Which reminds me of Mark Twain's short story, "The Celebrated Jumping Frog of Calaveras County." If you're familiar with American literature, you may have read it, or at least heard of it. The title, by the way, comes out as "カラベラスの名高いジャンプ蛙郡" when I put it through the Google translator.
When I take "カラベラスの名高いジャンプ蛙郡" and run it back through the same tool, I get "Celebrated jumping frog of Calaveras County" - which is better than the experience Mr. Twain had.
The Celebrated Jumping Frog of Calaveras County - or - The Perils of TranslationIntellectual property laws were - somewhat casually enforced - in the 19th century. Someone who thought he knew French, or someone who knew English, took the Jumping Frog story and published it in France.
The story had been a commercial success in America. In France, sales just about flatlined. Twain translated the French version back into English.
And wrote about what he got, in
IN ENGLISH, THEN IN FRENCH, THEN
CLAWED BACK INTO A CIVILIZED
LANGUAGE ONCE MORE BY
PATIENT, UNREMUNERATED TOIL."
I get the distinct impression that Mr. Twain was not a great fan of French culture, but that's not relevant to what this post is about.
The first sentence of Twain's story, in English, as he wrote it:
"In compliance with the request of a friend of mine, who wrote me from the East, I called on good-natured, garrulous old Simon Wheeler, and inquired after my friend's friend, Leonidas W. Smiley, as requested to do, and I hereunto append the result...."I know: It's longer than some paragraphs are, these days. But this is the Information Age, that was the Gilded Age. People apparently wanted to get their money's worth from a sentence back then.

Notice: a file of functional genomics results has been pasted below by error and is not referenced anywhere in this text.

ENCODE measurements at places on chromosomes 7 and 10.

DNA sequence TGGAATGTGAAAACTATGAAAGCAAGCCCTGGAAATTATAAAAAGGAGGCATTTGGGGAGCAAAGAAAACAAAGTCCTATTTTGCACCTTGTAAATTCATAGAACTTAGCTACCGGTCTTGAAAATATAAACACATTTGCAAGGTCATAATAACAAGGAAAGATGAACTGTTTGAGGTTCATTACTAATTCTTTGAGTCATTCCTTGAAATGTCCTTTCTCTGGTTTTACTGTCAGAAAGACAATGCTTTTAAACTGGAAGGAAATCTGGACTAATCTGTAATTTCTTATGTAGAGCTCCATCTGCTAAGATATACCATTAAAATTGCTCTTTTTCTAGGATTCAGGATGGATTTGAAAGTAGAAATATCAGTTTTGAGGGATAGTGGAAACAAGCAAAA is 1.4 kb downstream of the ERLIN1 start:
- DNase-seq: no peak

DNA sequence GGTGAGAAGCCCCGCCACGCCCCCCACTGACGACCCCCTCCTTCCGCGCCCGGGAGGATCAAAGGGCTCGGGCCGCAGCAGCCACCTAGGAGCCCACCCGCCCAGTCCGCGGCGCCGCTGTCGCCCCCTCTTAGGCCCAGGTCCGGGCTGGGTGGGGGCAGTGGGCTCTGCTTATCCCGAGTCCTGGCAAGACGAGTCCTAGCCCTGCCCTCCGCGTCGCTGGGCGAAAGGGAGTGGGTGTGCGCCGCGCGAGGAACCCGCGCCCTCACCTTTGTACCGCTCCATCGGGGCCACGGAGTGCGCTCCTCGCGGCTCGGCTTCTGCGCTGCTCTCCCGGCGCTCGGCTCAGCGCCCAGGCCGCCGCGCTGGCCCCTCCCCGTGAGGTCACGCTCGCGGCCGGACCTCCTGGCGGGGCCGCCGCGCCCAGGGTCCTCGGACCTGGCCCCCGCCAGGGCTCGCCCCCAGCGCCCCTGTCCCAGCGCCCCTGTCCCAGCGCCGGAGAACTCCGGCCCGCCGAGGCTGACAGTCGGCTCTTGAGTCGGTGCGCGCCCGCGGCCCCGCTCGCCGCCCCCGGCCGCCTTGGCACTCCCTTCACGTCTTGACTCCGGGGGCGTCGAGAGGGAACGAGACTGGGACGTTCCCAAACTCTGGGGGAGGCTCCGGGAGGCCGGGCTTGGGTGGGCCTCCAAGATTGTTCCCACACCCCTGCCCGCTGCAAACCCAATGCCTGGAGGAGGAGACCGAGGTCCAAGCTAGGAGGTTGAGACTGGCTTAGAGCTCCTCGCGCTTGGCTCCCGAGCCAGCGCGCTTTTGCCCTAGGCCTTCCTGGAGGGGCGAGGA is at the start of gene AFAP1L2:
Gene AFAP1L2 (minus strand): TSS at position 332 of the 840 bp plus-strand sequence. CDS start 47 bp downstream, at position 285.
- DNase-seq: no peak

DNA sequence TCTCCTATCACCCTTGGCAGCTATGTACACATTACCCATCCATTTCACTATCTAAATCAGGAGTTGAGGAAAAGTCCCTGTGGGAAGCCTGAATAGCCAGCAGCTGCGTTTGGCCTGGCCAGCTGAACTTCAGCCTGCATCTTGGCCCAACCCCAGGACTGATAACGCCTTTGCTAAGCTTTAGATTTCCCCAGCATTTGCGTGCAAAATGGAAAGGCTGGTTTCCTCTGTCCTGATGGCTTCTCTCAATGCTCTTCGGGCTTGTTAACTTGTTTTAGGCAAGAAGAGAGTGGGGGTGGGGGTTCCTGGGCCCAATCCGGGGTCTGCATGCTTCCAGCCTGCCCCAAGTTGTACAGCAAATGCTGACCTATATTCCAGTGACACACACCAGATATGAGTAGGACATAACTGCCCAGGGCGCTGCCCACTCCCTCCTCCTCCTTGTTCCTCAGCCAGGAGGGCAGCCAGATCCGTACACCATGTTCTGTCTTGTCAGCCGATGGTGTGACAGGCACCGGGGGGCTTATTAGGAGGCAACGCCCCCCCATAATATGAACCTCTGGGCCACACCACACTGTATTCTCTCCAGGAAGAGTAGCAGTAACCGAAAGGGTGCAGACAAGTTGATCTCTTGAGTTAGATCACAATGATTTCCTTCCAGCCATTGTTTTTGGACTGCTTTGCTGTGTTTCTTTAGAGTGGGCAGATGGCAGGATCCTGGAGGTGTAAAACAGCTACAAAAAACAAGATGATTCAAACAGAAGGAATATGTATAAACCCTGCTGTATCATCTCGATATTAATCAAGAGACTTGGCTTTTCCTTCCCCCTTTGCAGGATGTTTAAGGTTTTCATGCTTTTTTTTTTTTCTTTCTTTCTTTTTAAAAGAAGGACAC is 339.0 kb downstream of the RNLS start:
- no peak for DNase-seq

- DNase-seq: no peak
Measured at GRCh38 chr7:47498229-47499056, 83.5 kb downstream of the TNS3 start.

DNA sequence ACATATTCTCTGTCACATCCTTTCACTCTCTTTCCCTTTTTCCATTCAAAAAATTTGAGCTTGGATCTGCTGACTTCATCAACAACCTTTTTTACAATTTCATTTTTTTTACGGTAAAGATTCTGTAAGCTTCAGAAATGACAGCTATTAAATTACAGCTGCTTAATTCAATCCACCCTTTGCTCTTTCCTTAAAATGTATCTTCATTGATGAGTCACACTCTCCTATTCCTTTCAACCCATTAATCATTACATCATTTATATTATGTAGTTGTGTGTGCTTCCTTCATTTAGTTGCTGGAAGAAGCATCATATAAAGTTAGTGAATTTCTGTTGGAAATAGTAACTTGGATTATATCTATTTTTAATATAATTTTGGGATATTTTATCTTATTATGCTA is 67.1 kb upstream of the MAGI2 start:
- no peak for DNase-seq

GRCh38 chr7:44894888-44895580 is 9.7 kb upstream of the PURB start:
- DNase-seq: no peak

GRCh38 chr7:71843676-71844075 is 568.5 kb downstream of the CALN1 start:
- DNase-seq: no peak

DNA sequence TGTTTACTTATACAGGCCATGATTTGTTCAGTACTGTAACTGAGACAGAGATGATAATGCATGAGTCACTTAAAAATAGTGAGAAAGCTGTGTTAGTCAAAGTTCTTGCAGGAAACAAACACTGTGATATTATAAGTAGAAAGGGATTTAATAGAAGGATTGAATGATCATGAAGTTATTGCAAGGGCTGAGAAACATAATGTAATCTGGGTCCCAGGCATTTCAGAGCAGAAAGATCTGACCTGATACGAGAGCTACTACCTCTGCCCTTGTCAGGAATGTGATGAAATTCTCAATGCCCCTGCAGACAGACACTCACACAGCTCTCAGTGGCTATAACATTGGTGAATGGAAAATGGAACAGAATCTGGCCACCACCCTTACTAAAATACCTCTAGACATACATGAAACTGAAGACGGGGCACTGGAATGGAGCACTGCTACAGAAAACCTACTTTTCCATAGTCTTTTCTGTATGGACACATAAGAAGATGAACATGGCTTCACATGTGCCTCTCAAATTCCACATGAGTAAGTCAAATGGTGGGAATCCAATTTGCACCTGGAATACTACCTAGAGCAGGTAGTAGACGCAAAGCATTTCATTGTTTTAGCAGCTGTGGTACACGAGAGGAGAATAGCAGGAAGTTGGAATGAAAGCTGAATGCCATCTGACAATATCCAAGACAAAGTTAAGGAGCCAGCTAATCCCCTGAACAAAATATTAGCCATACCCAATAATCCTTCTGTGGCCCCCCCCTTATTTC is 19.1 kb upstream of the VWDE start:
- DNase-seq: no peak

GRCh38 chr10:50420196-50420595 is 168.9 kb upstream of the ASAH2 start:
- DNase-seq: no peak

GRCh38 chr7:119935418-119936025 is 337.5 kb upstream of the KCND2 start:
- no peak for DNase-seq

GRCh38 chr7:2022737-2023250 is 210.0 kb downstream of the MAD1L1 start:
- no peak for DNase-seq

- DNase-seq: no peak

The same sentence, after being translated back from the French:
"It there was one time here an individual known under the name of Jim Smiley; it was in the winter of '89, possibly well at the spring of '50, I no me recollect not exactly...."The rest isn't much better. No wonder it bombed in France.
The title of the French version, translated back by Twain, was "THE FROG JUMPING OF THE COUNTY OF CALAVERAS."
In case this post is read by a short-fused francophile, I'm aware that Mr. Twain may have been somewhat unfair in his translation. The first sentence in the French version was:
"--Il y avait, une fois ici un individu connu sous le nom de Jim Smiley: c'etait dans l'hiver de 49, peut-etre bien au printemps de 50, je ne me reappelle pas exactement...."Which, run through the Google translator, is:
"- There was a time here an individual known by the name of Jim Smiley was in the winter of 49, maybe spring of 50, I do not exactly reappelle....."
Finally, What This Post is About - a Request For HelpI'm working out background for a story I'm setting in Japan. It started out as a spoof of (badly done) 'Manga,' with intentional glitches. There are five main characters, for starters.
I don't want to produce something that reads like that translation of Twain's story, for someone who actually understands Japanese.
The story's starting to get away from me, and seems to be changing into something else, but that's not what this post is about.